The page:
Seven universities are collaborating to create a blockchain-based online payment system that will solve issues of scalability, privacy, security and performance, enabling up to 10,000 transactions per second.
Seven major universities are working together to develop a digital currency network that solves blockchain’s scalability and performance problems before public confidence in the technology erodes.
Funded by a Swiss-based non-profit organization, the cryptocurrency application, called Unit-e, and its blockchain-based payment system is expected to launch in the second half of this year; if successful, it would surpass even mainstream financial networks like Visa’s VisaNet in transactional capability.
The Distributed Technology Research Foundation (DTR) Foundation, the Swiss organization behind the new Unit-e cryptocurrency development effort, was formed to promote open distributed networking technology. In an academic paper, DTR explained the need to build a decentralized trust system “is broad and pressing.”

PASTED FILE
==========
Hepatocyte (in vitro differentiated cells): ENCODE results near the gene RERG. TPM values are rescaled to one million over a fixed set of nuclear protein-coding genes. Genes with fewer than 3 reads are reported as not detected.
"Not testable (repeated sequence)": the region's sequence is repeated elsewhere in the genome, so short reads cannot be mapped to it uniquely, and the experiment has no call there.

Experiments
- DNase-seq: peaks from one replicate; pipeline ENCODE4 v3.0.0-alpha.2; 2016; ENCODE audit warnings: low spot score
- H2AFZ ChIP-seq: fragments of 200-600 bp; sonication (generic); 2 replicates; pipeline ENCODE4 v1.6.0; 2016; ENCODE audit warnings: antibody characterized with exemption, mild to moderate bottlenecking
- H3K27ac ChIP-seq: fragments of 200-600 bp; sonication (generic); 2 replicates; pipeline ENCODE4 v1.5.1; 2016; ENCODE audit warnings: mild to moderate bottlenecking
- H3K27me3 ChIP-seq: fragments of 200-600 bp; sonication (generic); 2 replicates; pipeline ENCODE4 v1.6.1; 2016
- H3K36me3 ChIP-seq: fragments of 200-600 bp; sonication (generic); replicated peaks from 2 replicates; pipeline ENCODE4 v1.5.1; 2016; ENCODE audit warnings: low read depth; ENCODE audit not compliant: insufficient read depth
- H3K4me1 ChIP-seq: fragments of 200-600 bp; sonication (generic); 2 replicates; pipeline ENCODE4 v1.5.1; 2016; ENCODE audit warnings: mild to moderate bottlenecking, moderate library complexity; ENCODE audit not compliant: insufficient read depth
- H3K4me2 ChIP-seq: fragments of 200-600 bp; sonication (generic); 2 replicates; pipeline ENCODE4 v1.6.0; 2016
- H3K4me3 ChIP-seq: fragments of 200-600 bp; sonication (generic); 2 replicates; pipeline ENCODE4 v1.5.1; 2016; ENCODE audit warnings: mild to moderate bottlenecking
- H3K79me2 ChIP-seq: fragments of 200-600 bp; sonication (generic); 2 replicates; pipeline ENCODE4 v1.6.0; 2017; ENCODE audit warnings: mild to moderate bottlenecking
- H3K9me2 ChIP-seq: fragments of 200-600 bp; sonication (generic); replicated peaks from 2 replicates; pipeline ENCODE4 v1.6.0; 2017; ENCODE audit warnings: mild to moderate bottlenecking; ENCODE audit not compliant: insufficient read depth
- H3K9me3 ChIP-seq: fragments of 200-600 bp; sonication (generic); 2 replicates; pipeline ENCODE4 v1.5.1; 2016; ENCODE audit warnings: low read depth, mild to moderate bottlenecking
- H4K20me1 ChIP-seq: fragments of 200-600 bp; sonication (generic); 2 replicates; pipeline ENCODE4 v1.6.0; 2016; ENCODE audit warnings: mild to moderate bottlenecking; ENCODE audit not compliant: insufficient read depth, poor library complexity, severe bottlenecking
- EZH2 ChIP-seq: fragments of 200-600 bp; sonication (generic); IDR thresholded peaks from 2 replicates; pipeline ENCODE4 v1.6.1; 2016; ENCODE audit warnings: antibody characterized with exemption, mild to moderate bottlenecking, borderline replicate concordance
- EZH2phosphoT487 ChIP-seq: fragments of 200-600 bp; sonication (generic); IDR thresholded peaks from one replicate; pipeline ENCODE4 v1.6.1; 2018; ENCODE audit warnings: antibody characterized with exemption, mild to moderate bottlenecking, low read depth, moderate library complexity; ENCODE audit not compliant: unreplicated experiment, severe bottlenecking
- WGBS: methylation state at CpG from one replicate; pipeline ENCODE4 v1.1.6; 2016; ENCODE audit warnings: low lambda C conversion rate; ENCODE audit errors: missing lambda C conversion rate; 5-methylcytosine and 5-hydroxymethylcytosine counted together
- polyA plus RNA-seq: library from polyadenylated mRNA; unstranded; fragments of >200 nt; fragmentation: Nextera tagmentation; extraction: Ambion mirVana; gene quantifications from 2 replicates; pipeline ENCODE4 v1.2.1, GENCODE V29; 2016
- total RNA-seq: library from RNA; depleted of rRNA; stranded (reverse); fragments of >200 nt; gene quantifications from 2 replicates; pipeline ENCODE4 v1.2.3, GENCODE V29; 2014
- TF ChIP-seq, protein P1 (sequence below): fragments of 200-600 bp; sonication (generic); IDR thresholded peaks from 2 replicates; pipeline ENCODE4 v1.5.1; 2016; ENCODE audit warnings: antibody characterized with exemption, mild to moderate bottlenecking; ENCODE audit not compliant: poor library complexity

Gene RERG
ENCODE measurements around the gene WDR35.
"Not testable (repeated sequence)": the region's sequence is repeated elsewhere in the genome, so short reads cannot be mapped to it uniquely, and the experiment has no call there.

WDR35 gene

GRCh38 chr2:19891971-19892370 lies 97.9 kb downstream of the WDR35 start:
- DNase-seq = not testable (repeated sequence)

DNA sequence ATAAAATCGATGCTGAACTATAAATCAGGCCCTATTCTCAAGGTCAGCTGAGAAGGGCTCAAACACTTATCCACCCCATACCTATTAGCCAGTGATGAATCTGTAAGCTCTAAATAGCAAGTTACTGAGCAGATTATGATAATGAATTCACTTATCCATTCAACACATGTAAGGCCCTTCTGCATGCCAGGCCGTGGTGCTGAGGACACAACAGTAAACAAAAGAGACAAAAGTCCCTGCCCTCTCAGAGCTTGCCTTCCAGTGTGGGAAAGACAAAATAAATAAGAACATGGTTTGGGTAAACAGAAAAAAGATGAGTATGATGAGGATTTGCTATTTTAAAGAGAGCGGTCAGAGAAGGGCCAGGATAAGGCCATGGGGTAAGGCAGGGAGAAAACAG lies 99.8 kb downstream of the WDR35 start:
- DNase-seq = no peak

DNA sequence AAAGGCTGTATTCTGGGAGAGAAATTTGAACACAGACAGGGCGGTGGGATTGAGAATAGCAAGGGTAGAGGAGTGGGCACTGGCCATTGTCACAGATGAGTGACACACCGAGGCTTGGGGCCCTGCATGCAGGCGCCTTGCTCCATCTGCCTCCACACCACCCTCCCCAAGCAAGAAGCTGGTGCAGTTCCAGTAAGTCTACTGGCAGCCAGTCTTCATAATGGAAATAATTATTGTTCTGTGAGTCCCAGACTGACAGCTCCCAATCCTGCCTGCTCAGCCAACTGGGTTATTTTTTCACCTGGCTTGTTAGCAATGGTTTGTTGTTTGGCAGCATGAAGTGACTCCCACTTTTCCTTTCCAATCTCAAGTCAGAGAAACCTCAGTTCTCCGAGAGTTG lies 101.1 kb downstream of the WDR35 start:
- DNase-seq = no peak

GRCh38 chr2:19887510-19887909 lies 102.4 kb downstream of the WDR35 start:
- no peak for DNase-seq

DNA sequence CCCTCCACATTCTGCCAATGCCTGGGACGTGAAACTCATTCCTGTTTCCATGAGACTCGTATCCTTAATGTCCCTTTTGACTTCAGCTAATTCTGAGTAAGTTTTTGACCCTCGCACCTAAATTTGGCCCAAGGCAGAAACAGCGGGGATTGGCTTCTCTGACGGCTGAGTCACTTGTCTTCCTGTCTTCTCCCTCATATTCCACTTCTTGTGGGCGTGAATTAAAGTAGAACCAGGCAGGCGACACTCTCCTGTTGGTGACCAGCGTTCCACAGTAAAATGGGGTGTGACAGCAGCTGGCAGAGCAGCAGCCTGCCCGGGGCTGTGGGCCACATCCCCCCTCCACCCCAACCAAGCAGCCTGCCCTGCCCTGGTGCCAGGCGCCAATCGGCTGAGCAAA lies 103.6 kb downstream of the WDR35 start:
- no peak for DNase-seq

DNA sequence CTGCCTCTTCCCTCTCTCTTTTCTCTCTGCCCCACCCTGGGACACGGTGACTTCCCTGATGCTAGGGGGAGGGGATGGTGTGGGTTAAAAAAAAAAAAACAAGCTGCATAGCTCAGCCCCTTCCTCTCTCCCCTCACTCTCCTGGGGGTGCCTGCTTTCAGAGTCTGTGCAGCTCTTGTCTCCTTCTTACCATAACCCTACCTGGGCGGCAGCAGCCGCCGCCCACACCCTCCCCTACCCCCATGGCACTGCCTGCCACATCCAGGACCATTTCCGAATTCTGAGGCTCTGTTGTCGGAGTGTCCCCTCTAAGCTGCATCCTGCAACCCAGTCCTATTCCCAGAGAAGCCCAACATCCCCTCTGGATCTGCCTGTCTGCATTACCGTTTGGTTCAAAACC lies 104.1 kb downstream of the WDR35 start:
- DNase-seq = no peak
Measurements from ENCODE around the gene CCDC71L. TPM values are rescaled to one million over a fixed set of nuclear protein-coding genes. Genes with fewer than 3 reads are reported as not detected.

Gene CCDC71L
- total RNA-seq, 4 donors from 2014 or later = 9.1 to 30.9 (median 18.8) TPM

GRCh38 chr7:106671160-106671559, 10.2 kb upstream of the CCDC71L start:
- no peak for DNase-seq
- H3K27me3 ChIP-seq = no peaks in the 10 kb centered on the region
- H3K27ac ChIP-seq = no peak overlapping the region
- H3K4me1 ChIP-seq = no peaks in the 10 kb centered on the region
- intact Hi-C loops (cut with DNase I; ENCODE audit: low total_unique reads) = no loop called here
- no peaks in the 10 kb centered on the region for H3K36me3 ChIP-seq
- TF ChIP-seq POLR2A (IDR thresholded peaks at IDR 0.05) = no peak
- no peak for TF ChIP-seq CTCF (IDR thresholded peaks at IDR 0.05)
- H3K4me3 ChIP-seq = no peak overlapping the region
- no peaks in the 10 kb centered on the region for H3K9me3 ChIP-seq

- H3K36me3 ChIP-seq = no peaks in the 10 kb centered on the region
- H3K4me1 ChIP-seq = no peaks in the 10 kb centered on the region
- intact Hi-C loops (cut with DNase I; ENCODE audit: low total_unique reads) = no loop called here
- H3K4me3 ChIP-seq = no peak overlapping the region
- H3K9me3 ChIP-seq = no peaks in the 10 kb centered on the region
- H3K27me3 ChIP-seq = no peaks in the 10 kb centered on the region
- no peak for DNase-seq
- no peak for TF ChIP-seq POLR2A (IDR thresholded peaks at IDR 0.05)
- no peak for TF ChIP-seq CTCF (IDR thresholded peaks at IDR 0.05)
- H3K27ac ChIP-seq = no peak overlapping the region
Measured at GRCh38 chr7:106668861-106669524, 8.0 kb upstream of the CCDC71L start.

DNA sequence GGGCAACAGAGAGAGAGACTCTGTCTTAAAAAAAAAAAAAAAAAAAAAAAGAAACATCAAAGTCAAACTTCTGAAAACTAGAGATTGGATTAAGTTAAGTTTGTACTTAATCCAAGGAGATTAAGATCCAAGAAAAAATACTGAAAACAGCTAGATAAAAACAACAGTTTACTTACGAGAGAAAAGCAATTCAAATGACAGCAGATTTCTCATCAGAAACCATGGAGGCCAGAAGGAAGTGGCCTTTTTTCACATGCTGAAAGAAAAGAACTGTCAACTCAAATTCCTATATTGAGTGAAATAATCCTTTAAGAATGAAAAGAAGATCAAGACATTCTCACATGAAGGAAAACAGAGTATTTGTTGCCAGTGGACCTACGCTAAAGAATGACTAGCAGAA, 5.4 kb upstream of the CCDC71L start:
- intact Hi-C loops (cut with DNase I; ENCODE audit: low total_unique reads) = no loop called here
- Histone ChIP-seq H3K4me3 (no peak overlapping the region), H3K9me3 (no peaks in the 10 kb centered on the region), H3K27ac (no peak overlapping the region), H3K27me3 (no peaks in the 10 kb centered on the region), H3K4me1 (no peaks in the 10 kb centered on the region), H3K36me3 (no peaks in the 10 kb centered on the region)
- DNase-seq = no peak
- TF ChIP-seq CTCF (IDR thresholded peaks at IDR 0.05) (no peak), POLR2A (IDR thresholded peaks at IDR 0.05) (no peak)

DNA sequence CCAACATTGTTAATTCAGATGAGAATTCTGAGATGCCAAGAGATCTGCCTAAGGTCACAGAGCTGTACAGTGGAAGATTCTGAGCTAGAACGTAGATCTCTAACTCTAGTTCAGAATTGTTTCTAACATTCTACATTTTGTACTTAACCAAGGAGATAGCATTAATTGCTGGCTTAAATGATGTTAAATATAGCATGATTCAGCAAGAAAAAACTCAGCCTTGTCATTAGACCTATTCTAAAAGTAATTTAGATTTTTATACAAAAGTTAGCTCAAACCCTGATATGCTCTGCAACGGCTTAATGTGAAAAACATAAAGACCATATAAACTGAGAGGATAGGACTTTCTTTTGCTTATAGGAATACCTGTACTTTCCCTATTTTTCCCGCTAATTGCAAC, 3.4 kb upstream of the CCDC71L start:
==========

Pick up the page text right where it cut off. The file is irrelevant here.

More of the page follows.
The Massachusetts Institute of Technology (MIT), Stanford University, Carnegie Mellon University and the University of California, Berkeley are among the institutions collaborating on the new payment network that will address performance, security and privacy of cross-border financial transactions. The effort was unveiled Thursday.
DTR researchers have written, and in some cases published in peer-reviewed publications, 10 research papers. In those papers, they describe a decentralized payment system as the “killer app” for blockchain, akin to what email was for TCP/IP.
“A lack of scalability is holding back cryptocurrency adoption, and DTR’s groundbreaking research is addressing this,” said Joey Krug, a member of DTR’s Foundation Council and co-chief investment officer at hedge fund Pantera Capital, a backer of Unit-e. “The Unit-e developers are turning this research into real scalable performance which will benefit a huge swath of decentralized financial applications.”